Senior official William Burns will sit at the same table as Iran's negotiator

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Iran's top nuclear negotiator has voiced guarded optimism about talks attended by the US this weekend.

Saeed Jalili was speaking as he left Tehran for Geneva for the meeting on Iran's controversial nuclear programme with the EU foreign policy chief.

The attendance for the first time by a top US diplomat at such a meeting is being seen as a major policy shift.

"If it is with a constructive approach... for sure we will have constructive talks," Mr Jalili said.

Mr Jalili will represent Iran at the talks with Javier Solana to discuss the package of incentives offered by world powers to Tehran as well as a package which Iran has presented itself.

"In these talks we will discuss the common points of the two packages and also both sides' ideas on continuing the talks," he said in remarks quoted by the official Iranian news agency.

Diplomatic progress
Speaking in Ankara, Iranian Foreign Minister Manouchehr Mottaki welcomed "a new positive approach" after talks with his Turkish counterpart Ali Babacan.

"If the negotiations continue in this way, I hope there will be a positive outcome," he said.

Saturday's talks will aim to find out how Iran will respond to the West's offer of economic incentives if Tehran suspends its uranium enrichment programme.

Iran denies any nuclear weapons plans, but is defying UN Security Council demands to halt uranium enrichment.

Mr Mottaki did not confirm Thursday's media reports that the US was thinking of establishing an interests section in Tehran and launching direct air links, but he said he was open to such ideas.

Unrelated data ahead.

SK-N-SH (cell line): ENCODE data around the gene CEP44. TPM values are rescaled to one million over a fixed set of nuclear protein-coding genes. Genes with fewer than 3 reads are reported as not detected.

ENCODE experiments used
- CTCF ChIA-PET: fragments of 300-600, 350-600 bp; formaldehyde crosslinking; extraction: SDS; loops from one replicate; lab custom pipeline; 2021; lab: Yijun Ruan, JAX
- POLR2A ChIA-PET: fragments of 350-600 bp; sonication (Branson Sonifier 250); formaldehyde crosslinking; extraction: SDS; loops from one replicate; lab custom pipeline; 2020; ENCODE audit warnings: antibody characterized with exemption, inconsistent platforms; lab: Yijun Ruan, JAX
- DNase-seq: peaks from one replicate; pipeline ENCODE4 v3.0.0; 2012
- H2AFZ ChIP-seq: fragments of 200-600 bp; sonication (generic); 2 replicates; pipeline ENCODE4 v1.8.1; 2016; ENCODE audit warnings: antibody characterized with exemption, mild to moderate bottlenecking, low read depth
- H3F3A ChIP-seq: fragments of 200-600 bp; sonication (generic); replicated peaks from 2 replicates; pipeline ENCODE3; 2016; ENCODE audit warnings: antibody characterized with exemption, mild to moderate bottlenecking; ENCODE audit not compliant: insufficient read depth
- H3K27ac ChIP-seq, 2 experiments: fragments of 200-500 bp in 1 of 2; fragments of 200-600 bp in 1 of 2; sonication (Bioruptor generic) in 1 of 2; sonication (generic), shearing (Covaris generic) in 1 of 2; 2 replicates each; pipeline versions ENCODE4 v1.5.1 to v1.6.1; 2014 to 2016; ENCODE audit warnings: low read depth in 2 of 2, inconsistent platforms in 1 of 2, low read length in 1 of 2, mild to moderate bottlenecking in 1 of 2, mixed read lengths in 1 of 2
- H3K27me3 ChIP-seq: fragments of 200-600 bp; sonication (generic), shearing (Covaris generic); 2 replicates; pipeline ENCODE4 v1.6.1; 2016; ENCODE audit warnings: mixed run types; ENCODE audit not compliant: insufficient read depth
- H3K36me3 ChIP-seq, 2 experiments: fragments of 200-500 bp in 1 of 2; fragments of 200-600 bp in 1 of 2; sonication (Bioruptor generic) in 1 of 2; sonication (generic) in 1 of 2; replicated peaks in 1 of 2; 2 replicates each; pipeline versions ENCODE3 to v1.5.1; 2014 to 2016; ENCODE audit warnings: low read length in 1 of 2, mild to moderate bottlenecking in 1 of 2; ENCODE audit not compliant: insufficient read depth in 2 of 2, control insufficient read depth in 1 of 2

"In my opinion, talks and a deal on an American bureau in Iran and direct flights between Iran and the United States is possible," he said.

It would be the first such link between the US and Iran since the Islamic Revolution and the US hostage crisis nearly 30 years ago.

Western unity

The latest moves appear to have eased tension between the two foes, which had been escalated by Iranian missile tests last week, war games by Israel - the US main regional ally - and a series of threats and counter-threats.

In the past, the Bush administration has insisted that no talks would be held with Iran until it suspends its uranium enrichment programme which could be harnessed to produce weapons.

The Bush administration says the presence of State Department number three William Burns is designed to demonstrate the West's unity and to reiterate that the terms of negotiations remain the same.

The US is among six world powers which have offered Iran negotiations on a package of incentives, including direct contact and dialogue.
Formal contacts between the US and Iran are very rare, though the two countries held three rounds of talks in 2007 over Iraq.